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The E-Sylum:  Volume 11, Number 8, February 24, 2008, Article 38

PCGS CERTIFIES BRIAN INGRAM'S D.B. COOPER LOOT

[One popular E-Sylum topic (with your Editor, anyway) is
the mystery of the ransom loot of airline hijacker "D.B.
Cooper".  The serial numbers of Cooper's ransom cash are
known but to date only a few have been found.  The finder
of these notes, Brian Ingram, had them certified by PCGS
and they were on display at the recent Long Beach show.
I stumbled upon the PCGS press release too late to publish
it in time for the show but wanted to reprint it here.
Did anyone view the exhibit?  Does anyone know how and
where the certified notes will be sold?  What do you think
they're worth in today's market? -Editor]

Nearly two dozen $20 denomination notes from the infamous
1971 “D.B. Cooper” skyjacking have been certified by PCGS
Currency on behalf of the owner who found them a
quarter-century ago.

The bills belong to Brian Ingram, 36, of Mena, Arkansas
who was eight years old in 1980 when he found the only
ransom cash ever recovered from the infamous skyjacking.

“Even though the notes were damaged from apparently being
in the Columbia River for years, we were able to match
serial numbers with those on the FBI’s list of the $200,000
in $20 bills the skyjacker had when he jumped from the
jetliner. There was even a Series 1963A star note,” said
Laura A. Kessler, Vice President of PCGS Currency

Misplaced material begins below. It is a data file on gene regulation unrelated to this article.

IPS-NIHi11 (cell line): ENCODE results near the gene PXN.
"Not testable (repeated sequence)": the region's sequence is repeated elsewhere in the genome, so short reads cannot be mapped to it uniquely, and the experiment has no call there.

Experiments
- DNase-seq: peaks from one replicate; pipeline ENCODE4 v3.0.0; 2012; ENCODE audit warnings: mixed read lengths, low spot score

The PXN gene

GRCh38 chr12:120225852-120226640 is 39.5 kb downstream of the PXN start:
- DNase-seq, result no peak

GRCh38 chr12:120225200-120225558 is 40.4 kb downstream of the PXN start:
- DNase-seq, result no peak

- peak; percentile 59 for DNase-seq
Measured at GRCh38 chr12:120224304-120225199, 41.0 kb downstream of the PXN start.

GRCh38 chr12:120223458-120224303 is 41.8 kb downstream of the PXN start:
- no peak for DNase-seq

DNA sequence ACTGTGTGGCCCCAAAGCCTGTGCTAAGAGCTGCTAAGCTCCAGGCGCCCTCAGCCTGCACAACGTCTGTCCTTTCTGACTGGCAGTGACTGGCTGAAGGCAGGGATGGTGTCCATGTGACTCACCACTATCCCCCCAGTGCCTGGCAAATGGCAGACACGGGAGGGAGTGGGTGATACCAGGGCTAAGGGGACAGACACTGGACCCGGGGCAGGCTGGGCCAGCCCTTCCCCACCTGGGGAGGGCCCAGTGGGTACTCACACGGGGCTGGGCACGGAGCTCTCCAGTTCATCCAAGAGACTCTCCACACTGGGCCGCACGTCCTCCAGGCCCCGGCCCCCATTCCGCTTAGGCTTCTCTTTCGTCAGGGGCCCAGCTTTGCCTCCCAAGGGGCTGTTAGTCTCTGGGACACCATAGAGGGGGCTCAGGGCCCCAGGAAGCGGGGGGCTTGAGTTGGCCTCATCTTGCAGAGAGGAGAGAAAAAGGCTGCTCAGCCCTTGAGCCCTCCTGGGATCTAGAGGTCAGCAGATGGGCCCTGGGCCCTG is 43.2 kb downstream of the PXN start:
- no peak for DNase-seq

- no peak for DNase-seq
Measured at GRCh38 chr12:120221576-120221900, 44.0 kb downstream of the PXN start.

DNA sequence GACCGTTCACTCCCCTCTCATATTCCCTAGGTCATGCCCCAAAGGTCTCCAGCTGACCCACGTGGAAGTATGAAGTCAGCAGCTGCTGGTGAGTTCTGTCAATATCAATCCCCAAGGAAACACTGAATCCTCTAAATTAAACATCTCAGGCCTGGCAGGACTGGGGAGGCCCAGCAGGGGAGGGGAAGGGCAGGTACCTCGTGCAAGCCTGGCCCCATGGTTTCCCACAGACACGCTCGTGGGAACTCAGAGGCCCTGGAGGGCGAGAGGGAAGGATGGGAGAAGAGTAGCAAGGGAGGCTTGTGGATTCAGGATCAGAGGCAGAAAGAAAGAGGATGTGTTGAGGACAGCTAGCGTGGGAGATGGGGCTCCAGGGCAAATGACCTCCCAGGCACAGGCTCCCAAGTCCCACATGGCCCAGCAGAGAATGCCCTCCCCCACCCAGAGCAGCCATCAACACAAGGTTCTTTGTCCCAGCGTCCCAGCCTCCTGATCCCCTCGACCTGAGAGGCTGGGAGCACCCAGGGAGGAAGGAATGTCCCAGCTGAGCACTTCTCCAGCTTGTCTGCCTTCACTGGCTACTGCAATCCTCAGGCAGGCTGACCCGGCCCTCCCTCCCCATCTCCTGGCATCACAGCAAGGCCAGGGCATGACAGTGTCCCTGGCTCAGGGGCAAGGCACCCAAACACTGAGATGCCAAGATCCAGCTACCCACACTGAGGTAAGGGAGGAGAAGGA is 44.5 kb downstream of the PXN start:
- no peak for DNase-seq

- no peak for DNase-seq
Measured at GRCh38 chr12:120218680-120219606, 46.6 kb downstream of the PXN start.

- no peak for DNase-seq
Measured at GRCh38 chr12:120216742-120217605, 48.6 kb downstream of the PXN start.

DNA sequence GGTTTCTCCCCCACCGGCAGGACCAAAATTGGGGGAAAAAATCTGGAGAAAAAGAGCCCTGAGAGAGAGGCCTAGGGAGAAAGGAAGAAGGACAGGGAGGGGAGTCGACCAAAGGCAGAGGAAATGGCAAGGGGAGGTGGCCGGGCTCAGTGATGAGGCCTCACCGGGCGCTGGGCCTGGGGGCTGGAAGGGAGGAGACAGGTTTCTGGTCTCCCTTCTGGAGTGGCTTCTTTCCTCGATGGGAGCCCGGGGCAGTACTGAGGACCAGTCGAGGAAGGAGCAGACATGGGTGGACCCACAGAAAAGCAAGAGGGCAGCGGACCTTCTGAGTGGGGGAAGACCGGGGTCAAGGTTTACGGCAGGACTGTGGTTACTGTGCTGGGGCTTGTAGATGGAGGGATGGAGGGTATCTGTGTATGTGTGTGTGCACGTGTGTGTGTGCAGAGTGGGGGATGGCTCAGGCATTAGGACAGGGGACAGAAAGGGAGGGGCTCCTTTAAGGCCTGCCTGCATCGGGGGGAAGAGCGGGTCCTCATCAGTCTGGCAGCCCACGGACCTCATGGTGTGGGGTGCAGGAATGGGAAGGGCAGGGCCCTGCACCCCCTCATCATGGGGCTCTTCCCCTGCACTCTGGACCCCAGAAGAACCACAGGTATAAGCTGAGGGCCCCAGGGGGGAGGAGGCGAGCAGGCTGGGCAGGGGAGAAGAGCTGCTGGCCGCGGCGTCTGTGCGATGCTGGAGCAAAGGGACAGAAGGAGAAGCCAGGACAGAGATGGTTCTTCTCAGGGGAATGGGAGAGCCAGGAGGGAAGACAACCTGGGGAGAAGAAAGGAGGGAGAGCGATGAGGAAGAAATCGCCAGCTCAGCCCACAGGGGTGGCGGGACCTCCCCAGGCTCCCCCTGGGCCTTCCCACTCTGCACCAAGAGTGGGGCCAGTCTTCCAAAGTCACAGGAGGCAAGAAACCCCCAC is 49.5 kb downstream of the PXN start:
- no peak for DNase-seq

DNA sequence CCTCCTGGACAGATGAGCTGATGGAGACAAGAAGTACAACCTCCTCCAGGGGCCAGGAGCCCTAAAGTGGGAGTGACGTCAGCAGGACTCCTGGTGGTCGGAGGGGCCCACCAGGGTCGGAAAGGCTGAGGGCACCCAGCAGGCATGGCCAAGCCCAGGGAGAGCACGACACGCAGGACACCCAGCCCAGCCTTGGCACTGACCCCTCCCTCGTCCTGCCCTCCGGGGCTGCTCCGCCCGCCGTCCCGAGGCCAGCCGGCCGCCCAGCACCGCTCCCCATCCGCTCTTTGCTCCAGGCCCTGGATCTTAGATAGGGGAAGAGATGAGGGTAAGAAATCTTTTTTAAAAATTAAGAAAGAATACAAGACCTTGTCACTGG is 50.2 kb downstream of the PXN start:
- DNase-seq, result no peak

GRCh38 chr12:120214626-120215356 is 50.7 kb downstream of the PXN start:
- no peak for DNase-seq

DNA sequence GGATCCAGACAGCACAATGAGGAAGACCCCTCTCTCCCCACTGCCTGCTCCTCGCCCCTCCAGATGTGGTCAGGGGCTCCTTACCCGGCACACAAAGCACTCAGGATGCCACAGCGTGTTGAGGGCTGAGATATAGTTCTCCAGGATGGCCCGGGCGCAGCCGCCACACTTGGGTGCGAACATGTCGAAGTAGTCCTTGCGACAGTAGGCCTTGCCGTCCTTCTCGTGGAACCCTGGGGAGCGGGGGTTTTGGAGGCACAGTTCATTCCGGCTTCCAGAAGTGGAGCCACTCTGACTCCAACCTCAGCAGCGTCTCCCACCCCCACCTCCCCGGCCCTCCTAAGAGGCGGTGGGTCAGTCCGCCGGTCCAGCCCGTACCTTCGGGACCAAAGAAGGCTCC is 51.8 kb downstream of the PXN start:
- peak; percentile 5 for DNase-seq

(www.PCGSCurrency.com) of Newport Beach, California,
who headed the certification team.

Ingram personally brought the notes to California for
certification and will attend the opening of the Long
Beach Expo on Thursday, February 14.

“I was eight years old and on vacation with my parents
on February 10, 1980, when I found about $5,800 of the
ransom money along the banks of the Columbia River near
Vancouver, Washington,” Ingram recalled.

“We were going to make a fire along the river bank. I was
on my hands and knees smoothing out the sand with my right
arm, and I uncovered three bundles of money just below the
surface. My uncle thought we should throw it in the fire.”

His family turned the money over to the Federal Bureau
of Investigation. Eventually, the FBI returned 25 bills
to them along with dozens of fragments that contained
little or no trace of serial numbers. Most of the notes
have lightly written initials of FBI agents who inventoried
and examined the items soon after they were discovered
by Ingram.

To read the complete article, see:
Full Story

  Wayne Homren, Editor

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